"Medicare and Medicaid rules are there to protect patients," she said. "But in meeting with health care leaders, we have found places where regulations got in the way of the best care."
The rules -- two new proposals and a final one -- would give hospitals and providers more flexibility. For example, they would loosen a current requirement that hospitals assign a single manager for all outpatient services. Such control may have worked in the days when most of hospital care was in-patient, Sebelius said, but with many procedures now done on an out-patient basis, HHS can do away with the unnecessary burden.
Another provision would remove a requirement on rural hospitals that lab work and special services be done in-house, which in the past required hospitals to employ all manner of technicians. They will be able to contract out services. A provision would allow a single governing body to oversee multiple hospitals, and another would permit greater use of nurses and physician assistants in providing care.
The one final rule revises the ambulatory surgical centers' conditions for coverage to allow patient rights information to be provided to the patient, the patient's representative or the patient's surrogate before a surgical procedure.
Donald Berwick, head of Centers for Medicare and Medicaid Services, called the effort part of 21st century regulation that protects health and safety while promoting job creation. "If every federal agency streamlines or repeals unnecessary obsolete regulations," he said, "we can save billions of dollars while changing the focus to be more patient-centered . . . giving providers flexibility to improve patient care."
Cass Sunstein, administrator of the Office of Information and Regulatory Affairs, called the release of the HHS rules a "big day . . . This is not just pie in the sky but finalized rules or proposals for the public to view."
He then updated progress on the Obama administration's broader regulatory look back, which resulted in 500 agency proposals this summer, he said.
"A lot of regulations have not been subject to regulatory scrutiny, and some became obsolete or made sense when they were implemented but circumstances changed," he said. "In some cases, the private sector was already doing the action on its own, or state and local governments were, and some were just excessive."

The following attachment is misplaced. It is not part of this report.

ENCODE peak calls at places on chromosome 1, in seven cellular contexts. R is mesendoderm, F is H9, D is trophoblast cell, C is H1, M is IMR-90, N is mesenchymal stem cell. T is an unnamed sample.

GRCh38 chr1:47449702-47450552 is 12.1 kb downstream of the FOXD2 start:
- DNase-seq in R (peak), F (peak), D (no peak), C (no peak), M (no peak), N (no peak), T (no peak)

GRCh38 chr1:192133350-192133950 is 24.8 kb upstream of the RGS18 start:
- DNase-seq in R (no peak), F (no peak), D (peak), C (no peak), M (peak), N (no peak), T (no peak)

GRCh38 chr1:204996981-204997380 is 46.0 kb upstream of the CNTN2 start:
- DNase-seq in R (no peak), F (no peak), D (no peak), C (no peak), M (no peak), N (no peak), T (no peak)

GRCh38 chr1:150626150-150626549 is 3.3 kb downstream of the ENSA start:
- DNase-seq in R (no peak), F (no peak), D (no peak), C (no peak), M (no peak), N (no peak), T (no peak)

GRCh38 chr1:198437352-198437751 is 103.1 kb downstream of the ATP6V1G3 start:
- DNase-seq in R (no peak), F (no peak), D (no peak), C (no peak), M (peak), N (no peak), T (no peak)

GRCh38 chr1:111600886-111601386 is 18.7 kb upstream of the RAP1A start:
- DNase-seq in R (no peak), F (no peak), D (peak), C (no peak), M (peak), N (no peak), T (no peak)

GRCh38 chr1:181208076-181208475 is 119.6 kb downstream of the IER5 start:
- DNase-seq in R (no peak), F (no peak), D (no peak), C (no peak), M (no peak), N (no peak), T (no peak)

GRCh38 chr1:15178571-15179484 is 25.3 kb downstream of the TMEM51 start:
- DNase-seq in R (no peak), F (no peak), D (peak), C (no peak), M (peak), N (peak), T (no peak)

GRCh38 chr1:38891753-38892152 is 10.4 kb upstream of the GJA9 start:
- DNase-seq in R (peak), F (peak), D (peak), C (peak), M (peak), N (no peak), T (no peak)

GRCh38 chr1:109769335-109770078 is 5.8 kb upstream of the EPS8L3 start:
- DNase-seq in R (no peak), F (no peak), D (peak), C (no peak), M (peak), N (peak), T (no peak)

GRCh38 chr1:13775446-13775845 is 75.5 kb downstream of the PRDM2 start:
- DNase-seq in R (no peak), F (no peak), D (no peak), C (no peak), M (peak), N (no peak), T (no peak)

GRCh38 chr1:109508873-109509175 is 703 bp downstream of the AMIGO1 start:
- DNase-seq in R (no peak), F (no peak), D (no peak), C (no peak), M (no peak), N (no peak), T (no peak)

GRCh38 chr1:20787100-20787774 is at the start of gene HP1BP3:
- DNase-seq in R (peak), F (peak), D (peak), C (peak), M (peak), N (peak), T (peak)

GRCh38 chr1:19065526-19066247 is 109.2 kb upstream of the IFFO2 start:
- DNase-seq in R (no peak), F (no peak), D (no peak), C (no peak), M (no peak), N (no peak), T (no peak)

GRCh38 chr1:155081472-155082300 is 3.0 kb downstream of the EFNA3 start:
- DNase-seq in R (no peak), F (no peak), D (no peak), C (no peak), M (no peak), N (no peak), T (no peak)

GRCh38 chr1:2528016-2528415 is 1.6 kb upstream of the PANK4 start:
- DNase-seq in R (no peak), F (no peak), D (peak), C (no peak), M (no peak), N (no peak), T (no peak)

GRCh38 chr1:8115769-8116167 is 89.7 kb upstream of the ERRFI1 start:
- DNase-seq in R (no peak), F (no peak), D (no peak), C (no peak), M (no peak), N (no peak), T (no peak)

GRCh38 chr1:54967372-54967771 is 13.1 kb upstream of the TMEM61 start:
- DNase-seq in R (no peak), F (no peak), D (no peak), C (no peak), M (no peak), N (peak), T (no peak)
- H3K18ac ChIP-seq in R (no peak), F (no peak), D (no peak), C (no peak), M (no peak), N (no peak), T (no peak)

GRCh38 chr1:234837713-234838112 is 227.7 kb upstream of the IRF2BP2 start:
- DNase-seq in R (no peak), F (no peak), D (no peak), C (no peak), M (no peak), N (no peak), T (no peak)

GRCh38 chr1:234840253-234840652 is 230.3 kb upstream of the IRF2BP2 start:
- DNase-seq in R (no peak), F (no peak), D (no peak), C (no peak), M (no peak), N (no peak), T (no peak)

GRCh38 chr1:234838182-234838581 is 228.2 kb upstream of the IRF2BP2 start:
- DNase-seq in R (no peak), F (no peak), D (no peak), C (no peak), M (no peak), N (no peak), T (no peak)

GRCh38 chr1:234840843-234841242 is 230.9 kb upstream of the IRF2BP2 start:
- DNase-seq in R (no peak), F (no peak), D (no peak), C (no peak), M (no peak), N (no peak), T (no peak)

Sunstein mentioned that just in the past month, the Occupational Health and Safety Administration finalized rules saving 1.9 million annual hours of paperwork. The Environmental Protection Agency exempted the milk industry from regulations treating milk truck spills like oil spills, saving $700 million over five years, he said, and the Transportation Department loosened state and local street sign regulations. "We've just gotten started," Sunstein said.
Republicans in Congress and on the campaign trail have attacked the administration's regulations as heavy-handed, particularly those being implemented under the 2010 health care reform law and the Dodd-Frank financial reform law. But "both the business community and Republicans in Congress are enthusiastic about this look back," Sunstein told reporters. "I've seen the enthusiasm of Republicans and Democrats repeatedly during hearings."
The American Hospital Association applauded the new rules. They provide "much-needed regulatory relief to a health system choked with paperwork," Rich Umbdenstock, AHA's president and chief executive officer, said in a statement. "The proposed new conditions of participation better recognize how care is delivered today. They eliminate unnecessary paperwork, allowing nurses more time at the bedside."
The use of a single government board for multiple hospitals, he added, "can provide comprehensive oversight across their hospitals."